“We are now excited about the prospects of a second animal in Dong Mo Lake which could potentially increase the number of known living Swinhoe’s Softshell Turtles to four individuals, with three in Vietnam and one in China,” read the statement from the Asian Turtle Program (ATP) of Indo-Myanmar Conservation (IMC) – the organisation is sparing no efforts in protecting the critically endangered species in Dong Mo Lake.
The Hoan Kiem Turtle is believed to be almost extinct in the wild. No surviving populations were known until the first wild animal was confirmed in Dong Mo Lake on the outskirts of Hanoi in 2007. It was a long wait until a second animal was confirmed on May 24 of the same year in nearby Xuan Khanh Lake.
Fishermen in Dong Mo Lake have long claimed that a second, smaller individual of the species lived in the lake. One large Swinhoe’s Softshell Turtle has regularly been photographed and is the same individual who escaped during a dam break in 2008 which resulted in the rescue and return of the 69kg individual to the lake.
However, in May 2011, staff of the ATP/IMC, who continuously monitor the lake, did see a softshell turtle that appeared to be smaller than the big turtle that is regularly seen. Although some photographs have been captured of this individual in recent years, the images have not been clear, and some doubt remained over if was only one animal being seen or not.
Finally, on August 20, 2020, Nguyen Van Trong, the ATP/IMC local field officer, was able to capture a photo of two large softshell turtles emerging simultaneously. Although they appeared for only a few seconds, he was able to capture some amazing pictures.
The identity of the smaller turtle’s species cannot be confirmed with these photos but, together with previous observations by staff, its size of 40-50kg is a good indication that it might be a Rafetus. (Photo: Nguyen Van Trong – ATP/IMC)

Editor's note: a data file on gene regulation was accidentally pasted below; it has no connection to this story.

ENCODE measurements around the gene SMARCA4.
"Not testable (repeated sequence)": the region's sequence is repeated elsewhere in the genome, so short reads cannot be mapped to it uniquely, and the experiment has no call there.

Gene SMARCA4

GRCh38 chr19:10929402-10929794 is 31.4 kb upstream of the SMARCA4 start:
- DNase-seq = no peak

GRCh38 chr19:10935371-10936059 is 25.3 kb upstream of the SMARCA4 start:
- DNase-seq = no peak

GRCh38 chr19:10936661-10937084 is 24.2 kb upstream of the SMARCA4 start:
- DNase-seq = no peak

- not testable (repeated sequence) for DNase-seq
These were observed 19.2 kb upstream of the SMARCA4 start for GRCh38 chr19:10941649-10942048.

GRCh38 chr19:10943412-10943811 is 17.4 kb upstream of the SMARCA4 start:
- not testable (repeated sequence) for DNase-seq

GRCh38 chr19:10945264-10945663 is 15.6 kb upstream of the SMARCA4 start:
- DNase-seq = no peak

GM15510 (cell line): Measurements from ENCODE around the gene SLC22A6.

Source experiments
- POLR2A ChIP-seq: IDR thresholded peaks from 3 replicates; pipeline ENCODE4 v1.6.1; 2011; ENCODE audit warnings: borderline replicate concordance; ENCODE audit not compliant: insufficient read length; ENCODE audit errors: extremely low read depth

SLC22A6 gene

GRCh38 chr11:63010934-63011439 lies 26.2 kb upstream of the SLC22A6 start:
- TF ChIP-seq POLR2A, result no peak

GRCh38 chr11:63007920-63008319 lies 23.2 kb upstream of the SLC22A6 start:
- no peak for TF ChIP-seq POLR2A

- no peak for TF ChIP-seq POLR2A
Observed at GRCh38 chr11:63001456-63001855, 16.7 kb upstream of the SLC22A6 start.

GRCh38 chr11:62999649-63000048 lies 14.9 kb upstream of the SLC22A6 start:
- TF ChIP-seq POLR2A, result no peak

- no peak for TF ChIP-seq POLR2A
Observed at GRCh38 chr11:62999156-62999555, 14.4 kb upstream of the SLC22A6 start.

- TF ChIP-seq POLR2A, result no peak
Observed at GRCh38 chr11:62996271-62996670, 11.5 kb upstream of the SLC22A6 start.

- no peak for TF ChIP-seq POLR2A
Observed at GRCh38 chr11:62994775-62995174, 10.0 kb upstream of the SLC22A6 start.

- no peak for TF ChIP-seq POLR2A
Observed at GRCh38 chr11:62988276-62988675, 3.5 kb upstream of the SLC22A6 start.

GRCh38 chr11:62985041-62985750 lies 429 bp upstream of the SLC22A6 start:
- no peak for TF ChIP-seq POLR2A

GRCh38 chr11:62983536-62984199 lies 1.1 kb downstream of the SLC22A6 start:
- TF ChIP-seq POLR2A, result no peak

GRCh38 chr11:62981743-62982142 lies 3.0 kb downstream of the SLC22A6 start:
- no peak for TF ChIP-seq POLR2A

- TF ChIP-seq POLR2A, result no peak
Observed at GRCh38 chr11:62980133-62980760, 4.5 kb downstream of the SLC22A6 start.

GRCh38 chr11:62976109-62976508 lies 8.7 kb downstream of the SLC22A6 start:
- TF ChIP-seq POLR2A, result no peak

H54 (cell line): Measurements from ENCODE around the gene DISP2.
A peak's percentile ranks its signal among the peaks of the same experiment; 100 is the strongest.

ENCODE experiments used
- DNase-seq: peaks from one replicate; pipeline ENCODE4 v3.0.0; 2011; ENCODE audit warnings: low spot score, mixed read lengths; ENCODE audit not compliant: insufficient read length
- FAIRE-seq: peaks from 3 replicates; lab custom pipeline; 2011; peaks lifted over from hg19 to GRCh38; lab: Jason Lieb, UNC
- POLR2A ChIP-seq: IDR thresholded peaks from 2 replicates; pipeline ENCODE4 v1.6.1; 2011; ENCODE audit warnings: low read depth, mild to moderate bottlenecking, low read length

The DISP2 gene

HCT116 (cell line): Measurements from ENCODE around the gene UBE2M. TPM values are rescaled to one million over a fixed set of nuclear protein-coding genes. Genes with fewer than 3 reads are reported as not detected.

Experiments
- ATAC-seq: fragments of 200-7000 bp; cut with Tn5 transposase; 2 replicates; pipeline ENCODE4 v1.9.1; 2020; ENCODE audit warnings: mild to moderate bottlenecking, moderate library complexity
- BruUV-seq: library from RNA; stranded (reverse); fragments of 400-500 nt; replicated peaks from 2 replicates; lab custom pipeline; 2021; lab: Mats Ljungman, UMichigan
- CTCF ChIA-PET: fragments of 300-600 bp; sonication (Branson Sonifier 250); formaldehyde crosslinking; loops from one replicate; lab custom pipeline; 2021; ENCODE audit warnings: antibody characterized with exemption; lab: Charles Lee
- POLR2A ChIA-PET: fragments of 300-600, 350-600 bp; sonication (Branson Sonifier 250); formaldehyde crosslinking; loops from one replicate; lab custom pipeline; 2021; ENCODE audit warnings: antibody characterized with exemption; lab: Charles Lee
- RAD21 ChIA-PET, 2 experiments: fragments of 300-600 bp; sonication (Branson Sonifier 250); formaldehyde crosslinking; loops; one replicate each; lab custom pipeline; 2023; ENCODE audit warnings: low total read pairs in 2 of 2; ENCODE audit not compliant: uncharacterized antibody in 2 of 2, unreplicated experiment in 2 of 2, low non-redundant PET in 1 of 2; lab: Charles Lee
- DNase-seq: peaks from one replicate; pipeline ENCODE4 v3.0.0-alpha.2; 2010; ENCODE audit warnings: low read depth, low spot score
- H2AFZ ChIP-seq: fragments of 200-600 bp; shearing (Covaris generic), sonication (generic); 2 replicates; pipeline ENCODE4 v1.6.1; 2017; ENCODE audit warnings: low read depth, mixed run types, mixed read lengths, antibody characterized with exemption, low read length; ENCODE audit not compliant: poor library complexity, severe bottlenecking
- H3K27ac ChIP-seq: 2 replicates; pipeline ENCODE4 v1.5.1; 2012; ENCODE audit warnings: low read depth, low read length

The well-known large individual sits in the foreground weighed in at 69kg in 2008 when captured and could weigh between 100-130kg now in 2020. The second animal is seen not far behind and, although it’s not clear enough to see head markings, this also looks to be a large animal that could be 40-50kg in weight.
“With few other species reaching this size in Vietnam, it gives us good hope that at least two, and possibly more, of these critically endangered Swinhoe’s Softshell Turtles still survive in Dong Mo Lake, although further work is required to confirm this new turtle’s identify,” the ATP/IMC’s statement said.
With a number of other sites already identified by the ATP/IMC in Vietnam, the new findings bring the hope that additional Swinhoe’s Softshell Turtles may be found, giving more options for the future conservation of the world’s rarest turtle species in Vietnam. These new photos will boost monitoring efforts at Dong Mo and will hopefully draw more attention to the species.
The larger well-known individual can be seen clearly in the centre of the image, while the smaller turtle appears behind it in the top left corner. (Photo: Nguyen Van Trong – ATP/IMC)
Living in wetlands, streams and large rivers in northern Vietnam, southern China and possibly Laos, the giant Swinhoe’s Softshell Turtle can reach up to 150kg or more in size. It was heavily hunted for food from the 1970’s until the 1990’s and is believed to be almost extinct in the wild.
Only three individuals have been recorded, with two in Vietnam (in Xuan Khanh and Dong Mo Lakes) and one in China.
In January 2016, the only remaining turtle in Hoan Kiem Lake in the centre of Hanoi, known as Cu Rua (Great-Grandfather Turtle) by Hanoians, was reported dead due to old age. It was believed to have lived for 200 years.
Dong Mo Lake offers hope for the world’s rarest turtle to recover. (Photo: Nguyen Tai Thang – ATP/IMC)
The two turtles in Dong Mo or more may be the only hope of conservation for this species in the world. Therefore, this lake has always been strictly supervised by the authorities and conservation organisations for many years.
The ATP/IMC has partnered with the local authorities and other conservation organisations around the world to implement a conservation action plan for the species since 2003.
ATP/IMC staff have been working hard at Dong Mo for the last 13 years to record sightings and the behaviour of the large individual while working with local communities to promote conservation. (Photo: Nguyen Tai Thang – ATP/IMC)
Nguyen Van Trong grew up on the lake and was a fisherman before picking up a camera and becoming a key part of the field staff protecting the world’s rarest turtle. Photo by: Nguyen Tai Thang (ATP/IMC).